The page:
Hidden Belgium: The crop that made Flanders rich

Hidden Belgium: The crop that made Flanders rich

A waterfront walkway in Kortrijk leads to the relocated Texture museum. Now based in a vast former warehouse, the museum is dedicated to the local flax industry. Boring, you might be thinking, but you’d be wrong.

The museum brings the story of flax to life with an creative mix of touch screens, video interviews, historic photographs, microscopes, scanners and fabrics you can touch.

It soon becomes clear that Kortrijk owes its wealth to flax. This exceptional crop flourishes in the damp, mild climate along the River Lys, flowering just one day a year. Cultivated since the Middle Ages, it provides the raw material for linen fabric, as well as ropes, tents, mailbags and construction material. And the linseed oil from flax was used by Van Eyck to develop oil painting, the museum explains.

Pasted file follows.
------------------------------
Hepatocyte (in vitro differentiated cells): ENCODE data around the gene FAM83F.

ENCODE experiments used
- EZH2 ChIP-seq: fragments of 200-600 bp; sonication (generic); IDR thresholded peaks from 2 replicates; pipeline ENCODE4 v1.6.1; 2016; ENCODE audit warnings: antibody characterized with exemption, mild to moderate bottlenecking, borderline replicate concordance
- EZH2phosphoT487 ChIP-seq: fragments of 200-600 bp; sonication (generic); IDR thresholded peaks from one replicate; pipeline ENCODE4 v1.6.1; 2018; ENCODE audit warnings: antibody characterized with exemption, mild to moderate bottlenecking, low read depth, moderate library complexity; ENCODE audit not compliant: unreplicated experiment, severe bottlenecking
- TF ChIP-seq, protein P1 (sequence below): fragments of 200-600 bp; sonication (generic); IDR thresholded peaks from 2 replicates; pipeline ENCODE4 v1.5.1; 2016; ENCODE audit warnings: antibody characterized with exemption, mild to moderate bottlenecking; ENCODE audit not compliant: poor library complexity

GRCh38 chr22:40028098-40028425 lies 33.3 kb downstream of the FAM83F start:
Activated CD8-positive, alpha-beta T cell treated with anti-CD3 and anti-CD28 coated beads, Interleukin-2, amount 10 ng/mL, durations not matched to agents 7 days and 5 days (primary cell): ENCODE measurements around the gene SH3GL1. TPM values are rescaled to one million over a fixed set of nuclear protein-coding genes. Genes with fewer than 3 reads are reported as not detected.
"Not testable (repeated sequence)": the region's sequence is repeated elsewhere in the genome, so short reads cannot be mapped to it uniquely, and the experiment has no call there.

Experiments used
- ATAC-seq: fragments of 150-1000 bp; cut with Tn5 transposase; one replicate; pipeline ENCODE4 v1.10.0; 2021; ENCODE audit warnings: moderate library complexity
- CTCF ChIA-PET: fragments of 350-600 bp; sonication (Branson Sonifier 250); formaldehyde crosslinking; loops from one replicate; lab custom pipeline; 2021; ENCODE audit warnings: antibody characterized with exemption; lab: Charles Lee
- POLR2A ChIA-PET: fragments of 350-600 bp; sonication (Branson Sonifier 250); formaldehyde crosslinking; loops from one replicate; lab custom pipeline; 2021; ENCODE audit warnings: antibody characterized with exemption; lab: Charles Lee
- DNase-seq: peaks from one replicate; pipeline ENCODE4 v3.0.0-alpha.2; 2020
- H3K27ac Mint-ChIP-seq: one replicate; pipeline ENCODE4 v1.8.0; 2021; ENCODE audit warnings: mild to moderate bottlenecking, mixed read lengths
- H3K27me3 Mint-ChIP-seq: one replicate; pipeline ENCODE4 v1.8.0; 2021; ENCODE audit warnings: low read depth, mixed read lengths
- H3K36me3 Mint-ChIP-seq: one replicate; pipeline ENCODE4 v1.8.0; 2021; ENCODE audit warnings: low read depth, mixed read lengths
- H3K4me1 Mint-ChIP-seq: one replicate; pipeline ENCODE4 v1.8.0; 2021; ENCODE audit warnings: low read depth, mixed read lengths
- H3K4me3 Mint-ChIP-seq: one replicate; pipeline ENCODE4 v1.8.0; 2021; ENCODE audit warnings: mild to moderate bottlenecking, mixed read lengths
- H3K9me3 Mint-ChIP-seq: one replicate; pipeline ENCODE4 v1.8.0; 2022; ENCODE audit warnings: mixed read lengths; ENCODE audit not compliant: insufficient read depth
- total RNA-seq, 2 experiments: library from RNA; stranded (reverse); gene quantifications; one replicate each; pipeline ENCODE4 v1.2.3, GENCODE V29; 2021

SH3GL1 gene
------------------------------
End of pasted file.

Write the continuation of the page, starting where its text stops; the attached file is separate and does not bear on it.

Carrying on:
The flax growers were originally local farmers who cultivated the crop in their fields. They became fabulously rich from this commodity, known as Courtrai flax, which produced the finest quality linen. The River Lys eventually became known as “the Golden River”.

The museum screens a video that shows the owner of a flax warehouse near Kortrijk holding up a U.S. dollar bill. ‘The banknote comprises 75 per cent cotton and 25 per cent flax from Kuurne, near Kortrijk,’ he explains.

Derek Blyth’s hidden secret of the day: Derek Blyth is the author of the bestselling “The 500 Hidden Secrets of Belgium”. He picks out one of his favourite hidden secrets for The Brussels Times every day.


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